~ Step 5. Bake both cake layers, at the same time, on center rack of preheated 350 (or 325) degree oven for 25-30 minutes, or until a cake tester inserted in the centers comes out clean. Cakes will be golden and puffed through to their centers. Remove from oven and place pans on cooling rack for 6-8 minutes.
4 cups whole milk
2 teaspoons butter-rum extract
1 teaspoon pure vanilla extract
8 large egg yolks
1 1/3 cups sugar
4 ounces unsalted butter, diced into 1/2" pieces, kept cold (1 stick)
~ Step 1. Place 3 1/2 cups of the milk in a 4-quart saucepan on the stovetop. In a 2-cup measuring container, using a fork, whisk together the cornstarch, 1/2 cup of the milk and the extracts, until smooth. Set aside. Cube the butter and return the cubes to the refrigerator.
~ Step 3. Place the saucepan of milk over medium heat. Stir occasionally until milk is steaming (not simmering or boiling), about 3 minutes. Using a whisk, in a gradual steady stream, whisk in the egg yolk/sugar mixture.
Continue to cook over medium- medium-high heat, whisking constantly (this mixture can scorch easily). In the beginning, the mixture will be foamy on top. As the mixture begins to thicken, within 3-4 minutes, switch from a whisk to a large spoon and add the cold butter pieces, 2-3-4 at a time, stirring well after each addition. Repeat this process until all of the butter has been added and is thoroughly incorporated.
~ Step 4. Continue to cook until the pastry cream is nicely-thickened, smooth and ribbonlike, about 2-3 more minutes. There will be no more foam on the top. Remove from heat and immediately transfer to an 8-cup measuring container to prevent further cooking. Don't forget to take a taste -- it's unbelievably good!
~ Step 5. Cover the surface of the pastry cream with plastic wrap, meaning: don't just cover the container, place the plastic directly on the surface of the pastry cream. This will prevent a rubbery skin from forming on top. Cool 1-2 hours before refrigerating until well-chilled, several hours to overnight.
#1. My Easy-as-Pie Chocolate Glaze:
4 ounces unsweetened baking chocolate (4 squares)
2 teaspoons vanilla extract
1 1/2 cups confectioners's sugar
2 tablespoons hot water, possibly a little more to bring glaze to desired consistency*
*Note: Glaze will thicken a bit as it cools so keep that in mind.
#2. My Classic Chocolate Ganache (I chose to use this one today):
2 teaspoons vanilla extract
16 ounces semi-sweet chocolate morsels or small chunks of bittersweet chocolate
~ Step 3. Uncover and whisk vigorously until ganache is smooth and shiny. Cool to room temperature, about 1 hour, then, cover and refrigerate until desired consistency is reached.
For my Boston Cream Pie, I don't want the ganache to be drizzly or pourable. Why? Because it's my recipe and I prefer it to be spreadable like chocolate frosting. Thirty minutes in the refrigerator is all that it takes. If it's in there a little too long, just let it sit out on the countertop for a few minutes -- it will soften up to a spreadable consistency again.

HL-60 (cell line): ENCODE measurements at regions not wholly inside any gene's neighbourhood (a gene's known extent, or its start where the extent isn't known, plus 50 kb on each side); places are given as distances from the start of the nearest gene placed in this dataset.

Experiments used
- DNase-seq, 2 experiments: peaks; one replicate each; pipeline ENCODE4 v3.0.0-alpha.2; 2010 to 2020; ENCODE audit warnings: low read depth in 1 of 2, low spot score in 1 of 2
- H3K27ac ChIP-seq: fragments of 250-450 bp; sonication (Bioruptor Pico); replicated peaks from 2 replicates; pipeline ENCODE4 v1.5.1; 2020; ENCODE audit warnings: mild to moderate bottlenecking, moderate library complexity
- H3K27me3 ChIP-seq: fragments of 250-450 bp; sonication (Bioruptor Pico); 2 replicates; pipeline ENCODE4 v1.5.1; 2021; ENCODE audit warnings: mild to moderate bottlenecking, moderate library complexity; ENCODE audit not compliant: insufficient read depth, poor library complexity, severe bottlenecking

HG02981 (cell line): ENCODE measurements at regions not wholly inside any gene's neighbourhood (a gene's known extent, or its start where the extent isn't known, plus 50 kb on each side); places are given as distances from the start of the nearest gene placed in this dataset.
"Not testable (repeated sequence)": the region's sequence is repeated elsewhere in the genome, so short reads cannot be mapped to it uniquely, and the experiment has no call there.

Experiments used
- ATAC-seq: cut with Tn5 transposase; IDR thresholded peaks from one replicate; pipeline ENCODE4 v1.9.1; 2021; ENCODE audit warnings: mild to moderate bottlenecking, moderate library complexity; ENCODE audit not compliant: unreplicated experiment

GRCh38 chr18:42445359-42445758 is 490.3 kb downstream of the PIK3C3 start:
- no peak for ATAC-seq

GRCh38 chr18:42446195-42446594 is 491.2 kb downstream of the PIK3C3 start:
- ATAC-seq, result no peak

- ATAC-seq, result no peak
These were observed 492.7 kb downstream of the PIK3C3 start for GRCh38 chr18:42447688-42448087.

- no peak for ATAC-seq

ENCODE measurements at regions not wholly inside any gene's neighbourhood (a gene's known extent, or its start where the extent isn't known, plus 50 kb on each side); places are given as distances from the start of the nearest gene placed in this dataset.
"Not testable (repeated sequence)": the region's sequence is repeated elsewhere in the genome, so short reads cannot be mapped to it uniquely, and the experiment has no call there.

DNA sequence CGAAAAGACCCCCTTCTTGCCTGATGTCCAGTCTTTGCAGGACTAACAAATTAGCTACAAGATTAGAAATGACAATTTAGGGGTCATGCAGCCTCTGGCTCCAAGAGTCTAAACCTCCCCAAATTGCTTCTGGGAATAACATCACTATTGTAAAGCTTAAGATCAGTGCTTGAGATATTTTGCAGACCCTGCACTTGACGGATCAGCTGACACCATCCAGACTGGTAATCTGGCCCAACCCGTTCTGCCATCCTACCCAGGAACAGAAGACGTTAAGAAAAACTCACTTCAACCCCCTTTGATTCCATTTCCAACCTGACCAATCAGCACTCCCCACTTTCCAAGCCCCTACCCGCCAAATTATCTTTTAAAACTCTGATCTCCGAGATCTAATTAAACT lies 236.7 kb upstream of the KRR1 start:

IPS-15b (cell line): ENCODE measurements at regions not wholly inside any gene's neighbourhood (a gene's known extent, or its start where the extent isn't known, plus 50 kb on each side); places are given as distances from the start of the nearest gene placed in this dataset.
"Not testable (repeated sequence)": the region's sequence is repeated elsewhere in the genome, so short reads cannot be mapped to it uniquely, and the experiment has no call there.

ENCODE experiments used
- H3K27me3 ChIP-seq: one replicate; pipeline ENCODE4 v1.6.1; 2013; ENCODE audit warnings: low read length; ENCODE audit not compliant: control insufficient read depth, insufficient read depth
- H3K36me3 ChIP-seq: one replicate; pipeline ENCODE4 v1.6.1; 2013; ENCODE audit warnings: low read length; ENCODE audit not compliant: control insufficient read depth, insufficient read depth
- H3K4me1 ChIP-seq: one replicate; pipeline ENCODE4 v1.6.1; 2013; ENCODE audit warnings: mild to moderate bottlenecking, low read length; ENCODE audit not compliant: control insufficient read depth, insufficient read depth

Still need instructions?
This recipe makes two whole 'pies'. Slice each cake layer in half lengthwise. Spread 3-3 1/2 cups chilled pastry cream just to the edge of the perimeter of the bottom halves. Frost the top halves in any manner you like, but the sides of a traditional Boston Cream Pie are always left open. Lightly place the frosted top halves on top of the pastry cream halves. Refrigerate 'pies', uncovered, for several hours or overnight prior to slicing cold and serving cold or at room temperature (always slice cake while it's cold). Tip from Mel: Cake is easier to slice if you place a wooden skewer down through the center to keep the layers from slipping or sliding from side to side. Cake is also easier to slice if you use a sharp straight-bladed knife, not s serrated knife.
Smile for the camera!
Oh Baby it's Never too Cold for Boston Cream Pie: Recipe yields 2 cakes, 6-7 cups pastry cream, 1 1/2 cups chocolate glaze or 4 cups chocolate ganache, enough for 2, 8"-round Boston Cream Pies, 6-8 servings each.
Special Equipment List: 2, 8"-round, straight-sided cake pans; 1-cup measuring container; hand-held electric mixer; large rubber spatula; kitchen scale; cake tester or toothpick; cooling rack; fork; 4-quart saucepan; whisk; large spoon; 8-cup measuring container; plastic wrap; 2-cup measuring container; wooden skewer
Cook's Note: For another one of my favorite served-cold desserts you can find my recipe for ~ Treat Yourself to a Slice of Peanut Butter Pie ~ in Categories 6, 11, 15 or 22. In this recipe, the ganache gets poured over the peanut butter pie filling (which is in a chocolate cookie crust) and the pie goes into the freezer to set up!
"We are all in this food world together." ~ Melanie Preschutti
(Recipe, Commentary and Photos courtesy of Melanie's Kitchen/Copyright 2015)